By Tom Shelton, Vibralign
Every tool in your toolbox has a specific function and certain parameters of use to achieve a desired outcome. When you pull out a claw hammer, your intent is to drive or pull a nail. Pull out a ball peen hammer, it is still a hammer, however the use and outcome is different. You may be flattening a piece of metal or straightening a bracket that got damaged. They are both hammers, but the manner in which you use them to achieve a desired outcome is slightly different.
This is also the case with laser alignment systems used for precision shaft alignment or geometric measurements. Different manufacturing and designs have subtly different requirements to achieve the desired outcome. One of the primary elements of laser alignment of rotating machinery is the placement and control of the sensor/detector heads. Improper placement or handling can lead to difficulty in maintaining repeatable, accurate measurements. While all lasers brands are trying to achieve the same result, the process of alignment varies.
Different aspects of each design affect how we must handle the process to achieve the desired result, which is accurate measurement of the rotational shaft centerlines. Some systems will utilize single lasers with a mirror or prism, while others such as Fixturlaser tools use two laser beams. The way these designs are handled in the measurement process is quite different with specific aspects of control taking on importance.
We will address the proper placement and control of the sensors of Fixturlaser systems. One of the benefits of using Fixturlaser tools is the legacy aspect. All Fixturlaser tools are intuitive to use making the precision shaft alignment process easier and of course without sacrificing accuracy. All of our systems are handled the same way. If you learn on any one of our tools, you will be able to operate the other tools. The process and base functions are virtually identical in nature.
Let’s take a look at how to properly measure using Fixturlaser alignment tools.
- Measurement position of the sensors and measurement methods
- Distance between sensors
- Angular Relationship (inclinometers)
- Bracket assemblies
- Mounting Location
- Miscellaneous possible looseness
Why do each of these matter? If you think about it, all of these aspects are about controlling movement of the sensors and repeatability in your actions. I will explain each aspect so that you understand what I mean.
Measurement positions and measuring methods
- Some Fixturlaser tools have optional measuring methods that allow measurements to be taken in any position. There can be three possible choices; Tripoint, Express and Clock methods. Tripoint and Express allow measurements to be taken in any position, Express measures automatically in any position. Clock method requires the sensors to be in clock positions. There are specific times where each of these methods are useful. Most alignments can be performed in the Tripoint or Express method. If you need any help deciding which method to use, refer to your owner’s manual, check out our YouTube videos or call us.
- When using Tripoint or Express measuring methods, alignment readings can be taken in as little as 60 degrees of rotation if needed.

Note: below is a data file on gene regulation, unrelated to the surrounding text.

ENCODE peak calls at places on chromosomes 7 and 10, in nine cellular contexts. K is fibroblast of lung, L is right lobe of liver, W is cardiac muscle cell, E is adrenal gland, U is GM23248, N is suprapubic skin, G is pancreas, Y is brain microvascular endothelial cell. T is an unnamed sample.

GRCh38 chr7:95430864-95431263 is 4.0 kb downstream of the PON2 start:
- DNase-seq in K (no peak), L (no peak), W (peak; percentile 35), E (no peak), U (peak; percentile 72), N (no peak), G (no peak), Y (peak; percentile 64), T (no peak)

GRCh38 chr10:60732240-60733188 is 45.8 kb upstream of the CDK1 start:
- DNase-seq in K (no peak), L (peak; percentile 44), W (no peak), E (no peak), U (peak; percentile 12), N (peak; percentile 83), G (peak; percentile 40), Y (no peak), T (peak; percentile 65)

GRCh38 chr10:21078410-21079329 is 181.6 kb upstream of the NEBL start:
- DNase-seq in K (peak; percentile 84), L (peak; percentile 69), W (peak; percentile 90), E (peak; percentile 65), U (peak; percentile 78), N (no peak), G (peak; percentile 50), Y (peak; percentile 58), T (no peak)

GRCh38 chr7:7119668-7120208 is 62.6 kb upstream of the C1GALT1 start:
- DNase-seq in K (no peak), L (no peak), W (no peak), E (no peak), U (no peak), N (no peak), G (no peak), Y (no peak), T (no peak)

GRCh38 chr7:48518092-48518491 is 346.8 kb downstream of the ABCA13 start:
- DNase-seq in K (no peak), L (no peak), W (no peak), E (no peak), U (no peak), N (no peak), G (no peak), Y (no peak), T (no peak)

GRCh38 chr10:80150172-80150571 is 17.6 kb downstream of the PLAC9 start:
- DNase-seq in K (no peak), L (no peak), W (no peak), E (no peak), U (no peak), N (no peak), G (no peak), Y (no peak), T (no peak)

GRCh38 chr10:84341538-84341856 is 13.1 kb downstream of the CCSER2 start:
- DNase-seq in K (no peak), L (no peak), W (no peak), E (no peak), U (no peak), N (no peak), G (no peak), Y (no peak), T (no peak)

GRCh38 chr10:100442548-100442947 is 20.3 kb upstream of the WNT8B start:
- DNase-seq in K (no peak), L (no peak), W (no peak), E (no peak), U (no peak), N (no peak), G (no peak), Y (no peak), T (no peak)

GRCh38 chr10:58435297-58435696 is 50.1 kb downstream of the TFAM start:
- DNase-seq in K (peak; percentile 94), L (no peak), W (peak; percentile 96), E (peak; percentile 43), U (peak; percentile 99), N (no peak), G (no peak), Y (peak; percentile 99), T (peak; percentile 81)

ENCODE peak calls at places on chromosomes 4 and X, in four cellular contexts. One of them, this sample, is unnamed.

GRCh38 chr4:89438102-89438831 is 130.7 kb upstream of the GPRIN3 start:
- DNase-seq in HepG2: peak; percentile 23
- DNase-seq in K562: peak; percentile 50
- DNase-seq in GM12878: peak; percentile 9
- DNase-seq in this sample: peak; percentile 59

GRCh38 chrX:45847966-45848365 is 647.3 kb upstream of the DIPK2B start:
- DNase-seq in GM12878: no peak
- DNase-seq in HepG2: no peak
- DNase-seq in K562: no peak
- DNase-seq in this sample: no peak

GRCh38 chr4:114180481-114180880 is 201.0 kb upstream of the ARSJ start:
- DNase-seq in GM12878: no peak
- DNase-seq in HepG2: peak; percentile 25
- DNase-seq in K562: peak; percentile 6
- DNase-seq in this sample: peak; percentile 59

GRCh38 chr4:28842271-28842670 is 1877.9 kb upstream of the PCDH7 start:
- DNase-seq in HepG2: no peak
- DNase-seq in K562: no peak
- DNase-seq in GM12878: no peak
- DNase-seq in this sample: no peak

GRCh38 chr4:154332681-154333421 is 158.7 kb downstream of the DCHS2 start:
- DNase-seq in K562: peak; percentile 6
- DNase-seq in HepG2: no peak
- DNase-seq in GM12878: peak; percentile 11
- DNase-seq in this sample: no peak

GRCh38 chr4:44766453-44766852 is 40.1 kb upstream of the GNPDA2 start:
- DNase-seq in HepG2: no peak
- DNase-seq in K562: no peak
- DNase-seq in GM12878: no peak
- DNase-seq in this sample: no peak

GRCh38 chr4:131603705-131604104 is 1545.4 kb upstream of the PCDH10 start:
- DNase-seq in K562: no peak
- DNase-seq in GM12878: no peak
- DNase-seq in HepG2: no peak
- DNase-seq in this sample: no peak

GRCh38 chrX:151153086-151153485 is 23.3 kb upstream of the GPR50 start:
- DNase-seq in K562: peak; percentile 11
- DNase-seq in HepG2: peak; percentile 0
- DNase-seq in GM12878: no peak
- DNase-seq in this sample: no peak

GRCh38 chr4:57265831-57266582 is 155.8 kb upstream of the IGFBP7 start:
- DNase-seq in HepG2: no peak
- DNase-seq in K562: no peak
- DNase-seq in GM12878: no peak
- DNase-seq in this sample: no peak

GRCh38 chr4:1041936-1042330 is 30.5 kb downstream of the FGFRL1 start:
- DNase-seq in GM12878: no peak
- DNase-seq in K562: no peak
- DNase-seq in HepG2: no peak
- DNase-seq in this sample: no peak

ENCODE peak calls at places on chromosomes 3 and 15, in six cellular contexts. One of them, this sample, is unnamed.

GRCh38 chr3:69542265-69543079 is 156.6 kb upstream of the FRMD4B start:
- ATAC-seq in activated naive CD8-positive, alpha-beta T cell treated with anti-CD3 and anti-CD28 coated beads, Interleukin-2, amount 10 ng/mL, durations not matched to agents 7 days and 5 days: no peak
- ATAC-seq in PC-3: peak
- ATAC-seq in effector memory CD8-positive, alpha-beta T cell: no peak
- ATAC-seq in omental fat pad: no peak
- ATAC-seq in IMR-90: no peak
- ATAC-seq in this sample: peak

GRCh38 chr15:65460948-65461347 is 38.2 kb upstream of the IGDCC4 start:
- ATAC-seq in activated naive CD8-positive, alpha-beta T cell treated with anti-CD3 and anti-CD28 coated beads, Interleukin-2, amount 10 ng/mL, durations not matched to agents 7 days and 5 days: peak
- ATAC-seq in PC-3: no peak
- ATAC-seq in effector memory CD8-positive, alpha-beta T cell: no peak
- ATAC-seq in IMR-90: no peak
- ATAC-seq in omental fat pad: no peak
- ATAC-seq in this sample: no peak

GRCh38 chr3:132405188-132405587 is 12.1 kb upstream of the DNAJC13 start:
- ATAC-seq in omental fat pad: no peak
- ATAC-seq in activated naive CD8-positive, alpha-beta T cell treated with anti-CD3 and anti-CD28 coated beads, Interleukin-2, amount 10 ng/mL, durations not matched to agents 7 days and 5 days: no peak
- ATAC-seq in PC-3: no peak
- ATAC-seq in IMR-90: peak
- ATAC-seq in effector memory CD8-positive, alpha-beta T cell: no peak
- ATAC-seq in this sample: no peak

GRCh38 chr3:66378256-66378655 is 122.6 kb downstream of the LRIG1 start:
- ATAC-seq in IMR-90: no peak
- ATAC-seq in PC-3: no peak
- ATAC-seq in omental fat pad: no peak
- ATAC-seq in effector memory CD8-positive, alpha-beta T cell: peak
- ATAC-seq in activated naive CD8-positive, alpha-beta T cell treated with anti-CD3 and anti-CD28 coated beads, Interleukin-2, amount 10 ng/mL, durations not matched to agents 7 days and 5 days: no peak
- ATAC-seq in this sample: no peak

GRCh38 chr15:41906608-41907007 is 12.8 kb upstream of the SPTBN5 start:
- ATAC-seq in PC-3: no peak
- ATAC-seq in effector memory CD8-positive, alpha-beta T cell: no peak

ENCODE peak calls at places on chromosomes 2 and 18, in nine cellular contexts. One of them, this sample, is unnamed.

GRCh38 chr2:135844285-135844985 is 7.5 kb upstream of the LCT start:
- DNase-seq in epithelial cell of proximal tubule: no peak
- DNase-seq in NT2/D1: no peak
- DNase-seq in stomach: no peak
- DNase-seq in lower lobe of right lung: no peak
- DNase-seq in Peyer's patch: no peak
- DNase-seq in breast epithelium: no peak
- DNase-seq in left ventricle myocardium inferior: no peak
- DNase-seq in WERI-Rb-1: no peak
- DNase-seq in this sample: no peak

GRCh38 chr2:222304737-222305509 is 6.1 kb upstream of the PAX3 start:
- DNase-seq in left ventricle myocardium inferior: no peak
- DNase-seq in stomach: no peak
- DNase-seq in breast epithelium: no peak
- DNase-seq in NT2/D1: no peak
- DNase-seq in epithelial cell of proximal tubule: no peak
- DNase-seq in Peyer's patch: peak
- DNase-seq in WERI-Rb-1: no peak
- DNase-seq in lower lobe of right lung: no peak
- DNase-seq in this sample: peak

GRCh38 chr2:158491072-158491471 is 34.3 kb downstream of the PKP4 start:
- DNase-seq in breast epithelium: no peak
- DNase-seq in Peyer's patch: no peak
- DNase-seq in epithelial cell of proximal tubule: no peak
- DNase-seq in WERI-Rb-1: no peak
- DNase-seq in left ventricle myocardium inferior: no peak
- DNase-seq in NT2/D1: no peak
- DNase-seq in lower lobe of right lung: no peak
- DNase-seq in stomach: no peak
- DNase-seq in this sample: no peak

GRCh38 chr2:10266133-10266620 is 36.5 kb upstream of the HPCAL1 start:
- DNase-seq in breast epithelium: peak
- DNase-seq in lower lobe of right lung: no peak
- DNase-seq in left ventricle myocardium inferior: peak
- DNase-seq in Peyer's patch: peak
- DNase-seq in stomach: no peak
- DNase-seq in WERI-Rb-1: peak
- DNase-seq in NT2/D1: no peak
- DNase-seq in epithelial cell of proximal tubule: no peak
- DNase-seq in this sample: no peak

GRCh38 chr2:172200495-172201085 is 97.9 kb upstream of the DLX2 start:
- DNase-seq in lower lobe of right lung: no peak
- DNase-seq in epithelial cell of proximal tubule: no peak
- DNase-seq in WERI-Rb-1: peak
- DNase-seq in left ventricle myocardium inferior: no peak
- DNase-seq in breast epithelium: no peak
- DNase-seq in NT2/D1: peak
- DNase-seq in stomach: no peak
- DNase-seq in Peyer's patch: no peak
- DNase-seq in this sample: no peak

- Mounting distance between the sensors can be from almost touching to up to 10m (just under 33 ft.), depending on the system.
- In most of our tools, there are inclinometers built in the sensors. The inclinometers measure the radial position of the sensors allowing measurements to be taken at any position in the rotational arc. The inclinometer values are found at the top of the screen on the Display Unit. They are the outer numbers, extreme right and left respectively. In the photo, both the stationary and moveable sensors are at 165.8 degrees.
- The inclinometer values are part of the misalignment calculations. Although the tool will allow for greater deviation, I train my students to maintain no more than .5 degree of separation between the relative position of the heads if possible. I’m a control freak, what can I say!
- The sensors only require that the stationary machine be represented by the stationary sensor and the moveable machine is represented by the movable sensor. Both sensors must be mounted solidly and free of obstruction of the light beam. Each sensor can be mounted on the shaft, coupling hub, fly wheel or brake disc. Anywhere that will represent that piece of equipment and the shaft rotational centerline. You can mount the sensor using chain brackets, mag brackets, extensions, whatever! Be sure that whichever mounting option you choose does not allow for unintended movement of the sensor during the alignment process. Check out our other blog posts to see photos of mounting options.
Brackets and General Looseness
- Brackets are built to be versatile using interchangeable components. Therefore, care must be taken in the assembly of the bracket to eliminate unintended movement. Be sure that all components are tightened using the supplied tool.
- Insure that brackets are tight on the shaft or hub. If you can slide the bracket on the shaft it is not tight enough.
- Be certain that the positioning clips on the sensors are fully engaged and the lock nut on the adjuster screw on the moveable sensor is locked.
As stated previously, when measuring in minuscule amounts unintentional movement must be controlled. Every aspect that I have pointed out here is about maintaining control of the machines to be aligned and the sensors mounted to them. Proper technique (sensor control) will help you to obtain accurate readings that can translate into efficient (fewer) movements or corrections using the Verti-Zontal Process for a fast alignment.
By Tom Shelton